Issue 14, Mar 2021
Issue 14, Mar 2021
Design for Manufacture and Assembly (DfMA) is an innovative design approach that enhances efficiency and optimisation. As Mechanical, Electrical and Plumbing (MEP) installation is always the last stage in a construction project, there is enormous time pressure in completing the works. With the adoption of DfMA MiMEP approach, MEP modules are prefabricated in an off-site factory before transporting to the construction site for assembly and final testing and commissioning. With MEP modularisation undertaken simultaneously with construction work, it greatly enhances productivity, work efficiency and quality.
To encourage adoption of this effective methodology for MEP works in construction projects, the Construction Industry Council (CIC) and the Hong Kong Federation of Electrical and Mechanical Contractors (HKFEMC) jointly organised the “DfMA MiMEP Tradeshow 2021” (the Tradeshow) at the CIC-Zero Carbon Park from 2 to 12 March 2021. ATAL is proud to have taken a key role in it.
ATAL participated as one of the exhibitors in this important event of the industry. We showcased our expertise in DfMA MiMEP through the display of numerous MEP system modules, alongside the demonstration of Building Information Modelling (BIM) 3D printing models illustrating how we have applied this innovative approach to one of our recent projects, the reprovisioning of Fu Shan Public Mortuary.
Our Chief Executive of Building Services Engineering, Ir Brian Cheng, was invited to be one of the keynote speakers at the Tradeshow, both at the Opening Conference on 2 March and the Webinar Forum on 5 March, sharing our experience in the application of DfMA MiMEP.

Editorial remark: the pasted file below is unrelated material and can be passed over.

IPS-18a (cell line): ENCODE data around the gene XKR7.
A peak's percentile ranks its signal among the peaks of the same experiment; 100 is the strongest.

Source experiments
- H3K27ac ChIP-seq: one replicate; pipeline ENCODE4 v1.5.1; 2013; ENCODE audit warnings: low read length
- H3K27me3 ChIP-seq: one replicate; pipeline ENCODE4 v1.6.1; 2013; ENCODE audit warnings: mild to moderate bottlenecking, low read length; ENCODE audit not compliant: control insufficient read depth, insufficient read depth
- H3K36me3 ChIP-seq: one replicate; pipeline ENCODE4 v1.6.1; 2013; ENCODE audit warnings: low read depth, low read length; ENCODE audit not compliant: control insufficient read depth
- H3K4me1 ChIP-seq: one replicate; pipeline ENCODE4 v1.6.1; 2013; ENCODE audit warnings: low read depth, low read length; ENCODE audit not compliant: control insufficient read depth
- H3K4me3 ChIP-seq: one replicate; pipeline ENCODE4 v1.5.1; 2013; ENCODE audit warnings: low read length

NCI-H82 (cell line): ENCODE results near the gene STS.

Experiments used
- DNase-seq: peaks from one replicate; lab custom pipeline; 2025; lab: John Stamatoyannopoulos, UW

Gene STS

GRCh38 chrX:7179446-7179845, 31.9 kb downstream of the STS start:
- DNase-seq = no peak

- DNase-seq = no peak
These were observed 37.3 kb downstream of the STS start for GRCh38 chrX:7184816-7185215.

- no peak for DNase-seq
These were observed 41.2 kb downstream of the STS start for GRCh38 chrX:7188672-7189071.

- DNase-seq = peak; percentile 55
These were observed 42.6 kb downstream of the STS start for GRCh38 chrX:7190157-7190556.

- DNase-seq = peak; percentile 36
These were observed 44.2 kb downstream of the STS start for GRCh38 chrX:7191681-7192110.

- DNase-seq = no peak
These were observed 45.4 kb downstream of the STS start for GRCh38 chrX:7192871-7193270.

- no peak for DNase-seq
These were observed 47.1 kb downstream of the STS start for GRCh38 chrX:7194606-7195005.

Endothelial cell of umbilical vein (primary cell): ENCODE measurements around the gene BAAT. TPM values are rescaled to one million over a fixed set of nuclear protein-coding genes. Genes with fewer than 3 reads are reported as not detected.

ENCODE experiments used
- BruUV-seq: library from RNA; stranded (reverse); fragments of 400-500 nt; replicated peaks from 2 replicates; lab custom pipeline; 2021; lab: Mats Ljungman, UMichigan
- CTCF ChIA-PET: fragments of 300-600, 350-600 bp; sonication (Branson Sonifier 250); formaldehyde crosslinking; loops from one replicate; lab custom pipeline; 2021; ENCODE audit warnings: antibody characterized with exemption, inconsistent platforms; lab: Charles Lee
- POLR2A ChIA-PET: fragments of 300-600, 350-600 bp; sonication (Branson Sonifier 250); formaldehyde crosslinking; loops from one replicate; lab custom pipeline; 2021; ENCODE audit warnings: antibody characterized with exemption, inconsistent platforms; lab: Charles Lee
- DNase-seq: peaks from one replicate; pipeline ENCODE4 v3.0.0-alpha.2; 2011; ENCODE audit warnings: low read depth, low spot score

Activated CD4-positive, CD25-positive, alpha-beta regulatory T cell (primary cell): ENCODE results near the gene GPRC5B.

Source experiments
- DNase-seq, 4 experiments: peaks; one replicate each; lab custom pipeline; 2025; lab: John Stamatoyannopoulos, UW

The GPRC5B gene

At his keynote speech themed “Our Journey to DfMA MiMEP”, Brian said that the application of DfMA MiMEP is more than just a collection of procedures for prefabrication works, but a comprehensive holistic approach, and one that enables us to pass on the many benefits it offers to our customers and stakeholders. We ensure that our use of DfMA MiMEP is fully optimised by integrating Building Information Modelling (BIM) to pre-engineer the MEP systems and utilise advanced 3D printing for DfMA visualisation to stakeholders. In addition, we have developed a set of “Guidelines for ATAL DfMA System” which include benchmarking criteria, work principles and system workflow and will act as the Group’s blueprint for implementing MiMEP in order to ensure smooth execution and function.
Brian commented, “The adoption of DfMA MiMEP approach can significantly improve productivity, efficiency, quality and employee safety. However, in order to successfully implement this methodology, it requires support from all stakeholders; and a new mindset in application is as equally important as the technology itself.”
At his second sharing session of the event, the MiC Webinar Forum, Brian shared the Group’s experiences with Modular Integrated Construction (MiC) projects. MiC is an innovative construction method that adopts the concept of “factory assembly followed by on-site installation”, consequently reducing construction time and increasing productivity. Our application of DfMA MiMEP in InnoCell at Hong Kong Science Park was used as a case study to illustrate how this new approach achieved work efficiency and effectiveness. As the first multi-storey residential building in the city that has adopted MiC technology, InnoCell project further showcases ATAL’s position at the forefront of innovation in the industry.
Brian concluded, “The Tradeshow is a timely showcase of the industry’s capability in this increasingly popular approach. ATAL sees this innovative methodology as the future of MEP installations. As an early adopter of DfMA MiMEP, we are well-prepared for it to provide service excellence for our customers.”
Left: ATAL showcases its experience through MEP modules and 3D printing models
Right: Brian gives his keynote speech at the Opening Conference, sharing ATAL’s journey in DfMA MiMEP
Left: The Tradeshow is attended by key industry players, including contractors and consultants
Right: 3D printing model of a cooling tower of Fu Shan Public Mortuary project